The Biggest BAWS You’ve Ever Seen! Berlin Art Week(s) 2019, Part 1: Prelude

 

(Berlin.) Berlin Art Week is the other annual event that keeps the Berlin art scene alive and born in 2012, it is still growing, apparently: This year's BAW will last for two full weeks – unofficially at least, if you count in all the openings too, that are not found in the official selection but that not by chance are happening these days; prompting the question whether we should not better change our beloved acronym to “BAWS”? And while we’re at it, maybe add one of those fashionable asterisks that don‘t indicate a footnote but claim a place of importance by him-/her-/itself: BAW*S (m/w/d) – now, that certainly looks impressive! "Big BAWS - forever artspreading", there's a slogan in here!

For the broad public (that`s you), the circus commenced with the inaugural weekend of Haus Bastian on Saturday, 31st August/Sunday, 1st September, for members of the press and humble bloggers even a day earlier still. At the same time, another event kicked off, the KGB Art Week which for a change is an official abbreviation designating Berlin’s Municipal (“K/Communal”) Galleries, of which you will find one in every neighbourhood, but frankly the little I’ve seen of it is not exactly noteworthy. And then, still on the 31st, there was also the – for Berlin standards indeed very short – “Long Night of the Museums” when several venues finally opened at reasonable hours until 2 in the evening, but we’ll skip that, too.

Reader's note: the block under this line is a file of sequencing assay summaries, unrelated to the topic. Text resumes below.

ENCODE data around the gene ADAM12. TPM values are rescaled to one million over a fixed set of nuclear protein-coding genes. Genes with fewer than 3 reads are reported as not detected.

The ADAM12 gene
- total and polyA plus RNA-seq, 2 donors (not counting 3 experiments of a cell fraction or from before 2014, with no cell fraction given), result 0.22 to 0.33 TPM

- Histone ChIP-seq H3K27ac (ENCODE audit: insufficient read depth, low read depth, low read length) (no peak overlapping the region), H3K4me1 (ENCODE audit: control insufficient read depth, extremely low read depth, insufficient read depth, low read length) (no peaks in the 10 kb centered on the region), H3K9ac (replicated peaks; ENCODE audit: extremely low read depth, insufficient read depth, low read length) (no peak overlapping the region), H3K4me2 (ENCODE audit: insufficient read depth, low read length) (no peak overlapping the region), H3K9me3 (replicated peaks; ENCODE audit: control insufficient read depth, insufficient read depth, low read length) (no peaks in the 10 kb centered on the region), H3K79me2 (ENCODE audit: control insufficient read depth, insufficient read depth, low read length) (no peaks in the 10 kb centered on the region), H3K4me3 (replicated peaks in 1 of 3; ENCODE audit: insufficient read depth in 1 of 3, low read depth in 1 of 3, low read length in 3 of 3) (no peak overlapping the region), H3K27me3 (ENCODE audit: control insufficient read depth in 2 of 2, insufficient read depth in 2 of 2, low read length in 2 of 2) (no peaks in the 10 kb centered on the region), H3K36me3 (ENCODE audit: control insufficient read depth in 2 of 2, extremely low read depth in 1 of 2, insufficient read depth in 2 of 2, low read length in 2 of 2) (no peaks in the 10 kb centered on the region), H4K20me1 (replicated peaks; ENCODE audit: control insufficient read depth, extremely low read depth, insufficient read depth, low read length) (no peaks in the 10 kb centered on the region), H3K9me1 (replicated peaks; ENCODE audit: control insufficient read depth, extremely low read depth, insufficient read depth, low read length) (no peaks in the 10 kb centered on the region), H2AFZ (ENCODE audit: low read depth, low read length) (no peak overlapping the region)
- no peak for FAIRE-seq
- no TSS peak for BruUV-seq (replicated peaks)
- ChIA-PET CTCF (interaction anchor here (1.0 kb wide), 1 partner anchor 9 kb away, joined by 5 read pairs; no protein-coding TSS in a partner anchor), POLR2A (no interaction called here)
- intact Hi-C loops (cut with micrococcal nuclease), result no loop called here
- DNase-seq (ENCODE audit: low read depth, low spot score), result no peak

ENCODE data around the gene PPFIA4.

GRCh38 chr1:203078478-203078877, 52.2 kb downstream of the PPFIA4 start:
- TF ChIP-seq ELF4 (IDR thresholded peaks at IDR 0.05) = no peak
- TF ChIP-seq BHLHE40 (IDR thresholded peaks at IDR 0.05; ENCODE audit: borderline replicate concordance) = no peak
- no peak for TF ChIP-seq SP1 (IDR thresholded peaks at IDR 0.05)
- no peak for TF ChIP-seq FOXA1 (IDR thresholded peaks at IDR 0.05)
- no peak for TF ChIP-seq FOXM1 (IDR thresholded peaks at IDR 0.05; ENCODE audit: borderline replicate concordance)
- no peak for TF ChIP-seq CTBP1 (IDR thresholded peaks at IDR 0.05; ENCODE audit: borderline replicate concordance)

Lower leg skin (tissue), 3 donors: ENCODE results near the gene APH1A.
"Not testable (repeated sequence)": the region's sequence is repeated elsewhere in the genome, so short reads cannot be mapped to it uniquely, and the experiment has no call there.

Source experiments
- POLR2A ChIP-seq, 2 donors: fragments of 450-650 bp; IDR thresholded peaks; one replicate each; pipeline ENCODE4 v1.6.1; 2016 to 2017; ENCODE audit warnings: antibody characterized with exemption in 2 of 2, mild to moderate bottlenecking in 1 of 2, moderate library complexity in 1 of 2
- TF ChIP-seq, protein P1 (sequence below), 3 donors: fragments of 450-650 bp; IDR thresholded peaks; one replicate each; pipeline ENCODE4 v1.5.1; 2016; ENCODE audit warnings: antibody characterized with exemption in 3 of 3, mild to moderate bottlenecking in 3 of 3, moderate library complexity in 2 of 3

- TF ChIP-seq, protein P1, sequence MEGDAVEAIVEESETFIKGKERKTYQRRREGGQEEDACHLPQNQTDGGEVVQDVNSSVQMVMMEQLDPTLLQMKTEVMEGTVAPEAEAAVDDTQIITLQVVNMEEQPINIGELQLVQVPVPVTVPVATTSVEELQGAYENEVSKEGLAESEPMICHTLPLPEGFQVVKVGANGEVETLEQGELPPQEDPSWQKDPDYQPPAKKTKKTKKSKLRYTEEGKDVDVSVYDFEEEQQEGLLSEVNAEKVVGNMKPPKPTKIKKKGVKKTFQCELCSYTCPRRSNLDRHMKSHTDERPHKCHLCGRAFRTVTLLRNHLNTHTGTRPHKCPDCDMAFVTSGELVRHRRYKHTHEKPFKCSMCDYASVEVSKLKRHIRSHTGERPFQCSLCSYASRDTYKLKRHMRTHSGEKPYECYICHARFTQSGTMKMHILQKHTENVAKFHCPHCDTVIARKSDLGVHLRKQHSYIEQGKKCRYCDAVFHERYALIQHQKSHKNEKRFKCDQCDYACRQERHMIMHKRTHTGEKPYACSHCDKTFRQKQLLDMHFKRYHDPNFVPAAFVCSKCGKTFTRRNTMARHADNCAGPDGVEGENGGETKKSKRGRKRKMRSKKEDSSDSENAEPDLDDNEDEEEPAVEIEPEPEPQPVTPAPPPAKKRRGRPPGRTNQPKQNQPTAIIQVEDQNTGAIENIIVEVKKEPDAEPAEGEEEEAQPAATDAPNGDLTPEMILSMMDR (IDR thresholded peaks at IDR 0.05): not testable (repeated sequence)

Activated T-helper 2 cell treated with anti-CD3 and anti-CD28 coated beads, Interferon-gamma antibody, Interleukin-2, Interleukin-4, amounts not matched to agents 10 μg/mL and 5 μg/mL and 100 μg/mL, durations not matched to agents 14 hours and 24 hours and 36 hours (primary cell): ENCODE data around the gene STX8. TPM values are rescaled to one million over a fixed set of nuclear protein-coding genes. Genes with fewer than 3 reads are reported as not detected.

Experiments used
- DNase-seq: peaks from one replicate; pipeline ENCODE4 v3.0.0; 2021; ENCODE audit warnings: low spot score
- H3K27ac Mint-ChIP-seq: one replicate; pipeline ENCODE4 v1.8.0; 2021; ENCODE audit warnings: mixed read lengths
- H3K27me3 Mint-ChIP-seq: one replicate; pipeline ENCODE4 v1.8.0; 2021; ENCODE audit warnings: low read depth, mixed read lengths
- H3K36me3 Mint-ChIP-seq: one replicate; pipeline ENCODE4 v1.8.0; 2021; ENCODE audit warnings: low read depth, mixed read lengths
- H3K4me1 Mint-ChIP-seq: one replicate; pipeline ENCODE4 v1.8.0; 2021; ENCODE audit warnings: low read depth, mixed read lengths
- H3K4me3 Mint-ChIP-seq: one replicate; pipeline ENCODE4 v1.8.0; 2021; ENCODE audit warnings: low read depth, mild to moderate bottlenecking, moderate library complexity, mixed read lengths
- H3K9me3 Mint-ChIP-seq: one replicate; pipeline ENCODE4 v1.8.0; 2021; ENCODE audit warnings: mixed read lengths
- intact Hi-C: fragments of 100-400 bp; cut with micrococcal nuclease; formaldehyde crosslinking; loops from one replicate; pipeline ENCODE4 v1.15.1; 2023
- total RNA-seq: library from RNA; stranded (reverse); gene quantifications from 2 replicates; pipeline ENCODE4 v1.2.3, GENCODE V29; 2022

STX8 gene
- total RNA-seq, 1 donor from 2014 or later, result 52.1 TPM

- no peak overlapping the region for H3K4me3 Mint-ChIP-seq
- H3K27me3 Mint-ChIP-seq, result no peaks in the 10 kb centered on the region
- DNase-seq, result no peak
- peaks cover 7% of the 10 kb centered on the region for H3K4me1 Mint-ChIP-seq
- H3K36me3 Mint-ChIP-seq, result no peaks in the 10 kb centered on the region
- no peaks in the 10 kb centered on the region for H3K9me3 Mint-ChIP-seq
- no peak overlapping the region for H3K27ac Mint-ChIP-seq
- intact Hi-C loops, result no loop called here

The David Cop-, no: Chippenda- no: Chipperfield! - always get those names mixed up, sorry - designed Haus Bastian formerly housed Bastian Gallery, who for a while shared it with cfa gallery, but eventually the dealer clan decided to hand over the keys to the city (or some art related body owned by city, state, or whoever), in a transaction not devoid of... well, let’s call it ”complications”, ”misunderstandings”, that had us alternately wondering whether the family fully grasped the meaning of those terms “donation” and “gift”, or placing all the guilt with the bureaucrats on the other side of the negotiation table. We’ll never know about all circumstances but in the end, everybody appears to be happy. The gallery of course has not become homeless, but moved on to greener pastures, to that art dealers’ haven, the land of milk and honey - or vodka and hummus -, a city where every passer-by is an oligarch, or sheik, or football player roaming the streets forever desperate for the next best occasion to spend one, two, or ten millions that are burning a hole in his bodyguard’s briefcase, preferably before the next ever impending assault of an impertinent tax inspector, in one word: London.